Go ahead, use that phone to vote: Snoqualmie company’s technology at center of largest mobile voting pilot in country

There’s an upcoming – and somewhat obscure – King County election in which you can vote using your cell phone or computer, and the company making that possible is headquartered right here in the Snoqualmie Valley.

The February 11th election is for the King Conservation District Board Supervisor and the company helping pilot the mobile voting is called Democracy Live, located in the Snoqualmie Ridge Business Park.

King Conservation District (KCD) is a natural resources assistance agency authorized by Washington State and guided by the Washington State Conservation Commission. Their elections typically have very low turnout – so much so that voters usually have to request a ballot in order to vote.

According to the Seattle Times, “Through a quirk of state law, the conservation district runs its own elections and those elections must be held in the first quarter of the year.”

Per the KCD website, “Our mission is to promote the sustainable use of natural resources through responsible stewardship. A five-member Board of Supervisors is responsible for overseeing all KCD programs and activities.”

KCD said it is piloting the new technology this year to expand voting access. So it has partnered with King County Elections, Democracy Live and Tusk Philanthropies to offer the mobile voting option to all registered voters in its service area, which includes all of King County and its cities, except the Cities of Enumclaw, Federal Way, Milton, Pacific and Skykomish.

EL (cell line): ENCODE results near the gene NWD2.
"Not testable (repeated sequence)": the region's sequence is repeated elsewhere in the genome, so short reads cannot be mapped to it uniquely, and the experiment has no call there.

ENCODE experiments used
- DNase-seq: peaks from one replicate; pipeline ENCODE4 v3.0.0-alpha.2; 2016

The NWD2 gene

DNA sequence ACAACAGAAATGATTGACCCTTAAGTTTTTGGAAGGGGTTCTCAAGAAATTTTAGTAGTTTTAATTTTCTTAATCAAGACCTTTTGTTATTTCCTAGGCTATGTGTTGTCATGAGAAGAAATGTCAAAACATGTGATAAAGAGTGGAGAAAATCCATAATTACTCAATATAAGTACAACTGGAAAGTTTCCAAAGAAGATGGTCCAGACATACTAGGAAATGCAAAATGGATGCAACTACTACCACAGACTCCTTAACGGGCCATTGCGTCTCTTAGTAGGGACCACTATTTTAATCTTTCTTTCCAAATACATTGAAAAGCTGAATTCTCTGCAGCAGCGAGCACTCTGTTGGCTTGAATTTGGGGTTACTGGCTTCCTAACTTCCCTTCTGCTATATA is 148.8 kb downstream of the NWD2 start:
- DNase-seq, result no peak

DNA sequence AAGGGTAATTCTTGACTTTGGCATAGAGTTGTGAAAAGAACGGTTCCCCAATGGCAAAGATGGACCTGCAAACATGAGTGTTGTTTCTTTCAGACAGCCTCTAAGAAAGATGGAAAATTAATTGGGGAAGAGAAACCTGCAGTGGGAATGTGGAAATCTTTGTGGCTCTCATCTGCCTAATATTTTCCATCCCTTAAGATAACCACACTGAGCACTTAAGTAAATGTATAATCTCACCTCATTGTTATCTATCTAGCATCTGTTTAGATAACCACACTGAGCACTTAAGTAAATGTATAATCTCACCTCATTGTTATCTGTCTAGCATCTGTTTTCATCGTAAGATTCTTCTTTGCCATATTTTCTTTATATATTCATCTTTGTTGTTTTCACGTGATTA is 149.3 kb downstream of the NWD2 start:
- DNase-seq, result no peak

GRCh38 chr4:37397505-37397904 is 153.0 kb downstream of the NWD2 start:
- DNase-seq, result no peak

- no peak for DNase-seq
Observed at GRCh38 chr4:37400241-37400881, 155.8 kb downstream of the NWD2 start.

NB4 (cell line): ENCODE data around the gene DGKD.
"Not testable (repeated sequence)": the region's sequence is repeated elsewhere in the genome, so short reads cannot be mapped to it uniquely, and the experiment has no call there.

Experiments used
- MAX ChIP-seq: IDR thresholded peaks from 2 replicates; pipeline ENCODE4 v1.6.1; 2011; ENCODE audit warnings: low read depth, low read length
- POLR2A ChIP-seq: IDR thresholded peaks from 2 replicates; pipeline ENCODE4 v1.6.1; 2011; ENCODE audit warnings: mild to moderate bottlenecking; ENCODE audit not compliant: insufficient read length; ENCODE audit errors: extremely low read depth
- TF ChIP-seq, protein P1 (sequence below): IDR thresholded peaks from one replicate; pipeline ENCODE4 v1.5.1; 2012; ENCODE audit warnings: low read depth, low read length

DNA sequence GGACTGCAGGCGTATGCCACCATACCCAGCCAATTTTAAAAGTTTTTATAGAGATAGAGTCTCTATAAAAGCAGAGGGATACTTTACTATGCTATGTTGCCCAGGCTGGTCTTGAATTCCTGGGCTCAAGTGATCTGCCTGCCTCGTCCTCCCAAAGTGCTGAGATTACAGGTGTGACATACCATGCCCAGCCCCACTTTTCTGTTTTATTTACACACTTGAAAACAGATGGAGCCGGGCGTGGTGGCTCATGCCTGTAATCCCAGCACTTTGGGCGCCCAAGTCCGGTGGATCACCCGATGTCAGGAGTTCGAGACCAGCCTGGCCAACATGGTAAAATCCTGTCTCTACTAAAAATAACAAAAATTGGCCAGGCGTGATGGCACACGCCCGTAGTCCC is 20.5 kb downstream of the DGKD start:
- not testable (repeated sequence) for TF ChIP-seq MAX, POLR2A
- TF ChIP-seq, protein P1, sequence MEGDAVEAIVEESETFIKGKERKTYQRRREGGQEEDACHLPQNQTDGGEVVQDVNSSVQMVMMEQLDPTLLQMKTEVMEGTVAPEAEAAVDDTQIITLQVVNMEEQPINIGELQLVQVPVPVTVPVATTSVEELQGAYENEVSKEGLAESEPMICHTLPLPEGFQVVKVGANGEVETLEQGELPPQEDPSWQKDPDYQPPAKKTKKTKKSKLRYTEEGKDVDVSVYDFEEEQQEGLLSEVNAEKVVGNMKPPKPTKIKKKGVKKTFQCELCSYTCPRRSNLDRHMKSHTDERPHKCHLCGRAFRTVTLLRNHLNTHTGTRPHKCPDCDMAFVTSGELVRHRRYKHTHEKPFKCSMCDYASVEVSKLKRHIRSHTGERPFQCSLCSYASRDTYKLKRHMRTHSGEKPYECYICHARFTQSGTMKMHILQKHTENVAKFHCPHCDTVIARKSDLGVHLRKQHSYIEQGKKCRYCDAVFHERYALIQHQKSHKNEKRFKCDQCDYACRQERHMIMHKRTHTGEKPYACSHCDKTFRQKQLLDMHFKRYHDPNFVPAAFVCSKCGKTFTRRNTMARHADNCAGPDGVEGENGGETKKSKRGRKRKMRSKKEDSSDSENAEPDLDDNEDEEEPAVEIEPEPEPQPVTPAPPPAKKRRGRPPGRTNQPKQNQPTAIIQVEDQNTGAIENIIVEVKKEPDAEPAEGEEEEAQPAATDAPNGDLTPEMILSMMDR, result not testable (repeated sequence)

Democracy Live President Bryan Finney said this is the largest mobile voting pilot in the U.S. He said the company is also the largest provider of online balloting technologies in the country.

The technology being deployed for the KCD election is called OmniBallot. Finney explained, “After the voter gets done using their mobile device to vote, the ballot is secured and stored in Amazon AWS before being downloaded onto a paper ballot by King County Elections.”

Democracy Live has been based on Snoqualmie Ridge since 2010. Bryan lives in North Bend and much of the staff reside in the Snoqualmie Valley.

Finney said, “We are dedicated to modernizing how 200 million Americans vote in our country. We have selected by the Department of Defense to provide online balloting to military and overseas voters for over a decade.”

If you are a registered voter and want to vote in the February 11th King Conservation District Board Supervisor Election, visit the KCD website HERE.

Happy voting, Snoqualmie Valley.

Snoqualmie office of Democracy Live. PC: DL website

Comments are closed.


  • I just did this, and have a few comments and observations.
    First, you can use any browser, not just a mobile phone.
    Second, it only asks for your registered first and last name, along with birth date. All easy information for someone to find, and potentially vote for you.
    Third, there is a signature required, just like the paper mail-in ballots. But you need to use your mouse, stylus or finger to sign it. They say they will match it with the one on file to verify it’s you. I’m sure I’m like many other people in that signing on paper with a pen produces something VERY different than signing on-line with a mouse. Not. Even. Close. We’ll see if they reject the ballot due to this.
    Interesting experiment. Seems like it needs more work.

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